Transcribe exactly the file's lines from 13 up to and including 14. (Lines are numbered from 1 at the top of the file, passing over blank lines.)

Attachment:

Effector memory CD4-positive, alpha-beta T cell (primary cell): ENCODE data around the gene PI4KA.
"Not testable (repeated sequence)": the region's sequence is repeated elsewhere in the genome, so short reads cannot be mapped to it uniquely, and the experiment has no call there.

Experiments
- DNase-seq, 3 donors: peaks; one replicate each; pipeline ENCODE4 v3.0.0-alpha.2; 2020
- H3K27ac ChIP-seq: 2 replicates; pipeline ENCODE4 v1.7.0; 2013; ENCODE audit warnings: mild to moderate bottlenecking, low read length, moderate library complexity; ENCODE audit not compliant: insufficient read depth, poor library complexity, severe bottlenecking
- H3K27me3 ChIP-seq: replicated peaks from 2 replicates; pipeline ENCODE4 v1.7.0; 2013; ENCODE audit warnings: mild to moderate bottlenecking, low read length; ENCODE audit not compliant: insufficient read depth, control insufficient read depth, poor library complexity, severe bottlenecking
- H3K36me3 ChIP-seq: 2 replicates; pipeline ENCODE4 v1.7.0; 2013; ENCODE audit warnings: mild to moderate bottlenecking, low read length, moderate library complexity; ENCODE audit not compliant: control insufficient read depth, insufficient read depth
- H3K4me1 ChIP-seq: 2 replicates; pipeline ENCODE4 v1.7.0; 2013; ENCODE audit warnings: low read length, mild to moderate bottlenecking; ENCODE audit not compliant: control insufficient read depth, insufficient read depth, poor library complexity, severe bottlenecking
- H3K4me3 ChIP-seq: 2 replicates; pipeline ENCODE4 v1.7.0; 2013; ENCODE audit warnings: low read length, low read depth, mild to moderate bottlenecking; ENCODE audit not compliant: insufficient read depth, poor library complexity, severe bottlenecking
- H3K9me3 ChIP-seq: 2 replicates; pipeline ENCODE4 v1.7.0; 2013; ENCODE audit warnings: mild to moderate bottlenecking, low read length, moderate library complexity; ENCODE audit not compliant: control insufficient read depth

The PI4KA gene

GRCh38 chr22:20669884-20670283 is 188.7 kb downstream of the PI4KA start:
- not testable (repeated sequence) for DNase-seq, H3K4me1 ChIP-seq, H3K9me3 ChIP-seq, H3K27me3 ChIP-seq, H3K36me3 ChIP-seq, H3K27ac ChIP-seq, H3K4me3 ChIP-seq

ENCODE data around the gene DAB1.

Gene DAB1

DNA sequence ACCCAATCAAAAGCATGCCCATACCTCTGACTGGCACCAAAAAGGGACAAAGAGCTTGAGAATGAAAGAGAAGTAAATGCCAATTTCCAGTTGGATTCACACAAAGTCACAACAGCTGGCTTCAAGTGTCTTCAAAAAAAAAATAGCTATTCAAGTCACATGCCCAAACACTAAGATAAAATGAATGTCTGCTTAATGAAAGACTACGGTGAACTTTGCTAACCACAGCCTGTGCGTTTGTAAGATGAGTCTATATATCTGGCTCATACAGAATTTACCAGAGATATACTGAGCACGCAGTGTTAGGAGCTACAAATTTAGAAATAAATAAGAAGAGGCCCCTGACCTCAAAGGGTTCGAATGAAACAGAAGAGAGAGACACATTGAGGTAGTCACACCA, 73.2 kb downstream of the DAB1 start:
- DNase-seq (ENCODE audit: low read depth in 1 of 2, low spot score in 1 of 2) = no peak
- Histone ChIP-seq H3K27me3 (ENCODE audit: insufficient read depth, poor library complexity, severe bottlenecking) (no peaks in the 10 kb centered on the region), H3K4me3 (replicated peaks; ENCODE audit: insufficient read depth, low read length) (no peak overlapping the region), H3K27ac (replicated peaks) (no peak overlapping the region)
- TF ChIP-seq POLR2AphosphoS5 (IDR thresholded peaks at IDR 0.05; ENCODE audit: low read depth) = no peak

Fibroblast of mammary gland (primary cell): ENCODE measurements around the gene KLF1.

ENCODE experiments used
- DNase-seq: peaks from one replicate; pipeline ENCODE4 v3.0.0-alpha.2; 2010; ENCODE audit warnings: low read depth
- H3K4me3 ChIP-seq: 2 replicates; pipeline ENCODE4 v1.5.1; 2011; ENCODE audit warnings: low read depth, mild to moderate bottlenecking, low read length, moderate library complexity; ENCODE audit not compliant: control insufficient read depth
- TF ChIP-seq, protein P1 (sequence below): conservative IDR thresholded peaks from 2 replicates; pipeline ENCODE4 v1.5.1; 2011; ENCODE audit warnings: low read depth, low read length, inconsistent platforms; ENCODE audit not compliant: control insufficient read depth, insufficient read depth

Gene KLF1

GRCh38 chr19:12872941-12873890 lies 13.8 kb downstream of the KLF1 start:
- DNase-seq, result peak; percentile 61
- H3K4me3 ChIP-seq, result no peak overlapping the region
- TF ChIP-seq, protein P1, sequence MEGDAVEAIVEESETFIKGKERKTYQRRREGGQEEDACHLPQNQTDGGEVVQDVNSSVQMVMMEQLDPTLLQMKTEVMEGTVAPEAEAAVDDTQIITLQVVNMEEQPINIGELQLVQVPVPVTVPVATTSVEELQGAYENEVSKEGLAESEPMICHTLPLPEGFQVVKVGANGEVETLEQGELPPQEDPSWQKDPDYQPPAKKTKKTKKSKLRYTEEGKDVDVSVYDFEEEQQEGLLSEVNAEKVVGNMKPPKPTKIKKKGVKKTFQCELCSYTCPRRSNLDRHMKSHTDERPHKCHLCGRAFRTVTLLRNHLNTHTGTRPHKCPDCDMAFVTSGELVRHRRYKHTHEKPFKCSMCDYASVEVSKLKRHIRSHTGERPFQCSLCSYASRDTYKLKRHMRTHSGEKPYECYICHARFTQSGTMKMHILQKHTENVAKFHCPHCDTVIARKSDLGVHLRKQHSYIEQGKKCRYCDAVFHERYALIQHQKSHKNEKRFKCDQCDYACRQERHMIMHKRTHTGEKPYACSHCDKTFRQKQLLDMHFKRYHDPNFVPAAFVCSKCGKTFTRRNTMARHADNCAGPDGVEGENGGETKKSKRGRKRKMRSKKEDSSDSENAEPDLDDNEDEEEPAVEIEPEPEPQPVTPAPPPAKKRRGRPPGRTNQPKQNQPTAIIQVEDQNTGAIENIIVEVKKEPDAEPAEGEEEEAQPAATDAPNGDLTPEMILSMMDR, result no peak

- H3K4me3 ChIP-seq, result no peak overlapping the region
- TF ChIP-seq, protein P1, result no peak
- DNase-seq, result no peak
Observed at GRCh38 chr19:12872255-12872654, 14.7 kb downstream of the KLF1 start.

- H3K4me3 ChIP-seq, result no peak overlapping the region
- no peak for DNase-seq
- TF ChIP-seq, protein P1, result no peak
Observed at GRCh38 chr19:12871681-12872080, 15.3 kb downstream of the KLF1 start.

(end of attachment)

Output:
- not testable (repeated sequence) for DNase-seq, H3K4me1 ChIP-seq, H3K9me3 ChIP-seq, H3K27me3 ChIP-seq, H3K36me3 ChIP-seq, H3K27ac ChIP-seq, H3K4me3 ChIP-seq

ENCODE data around the gene DAB1.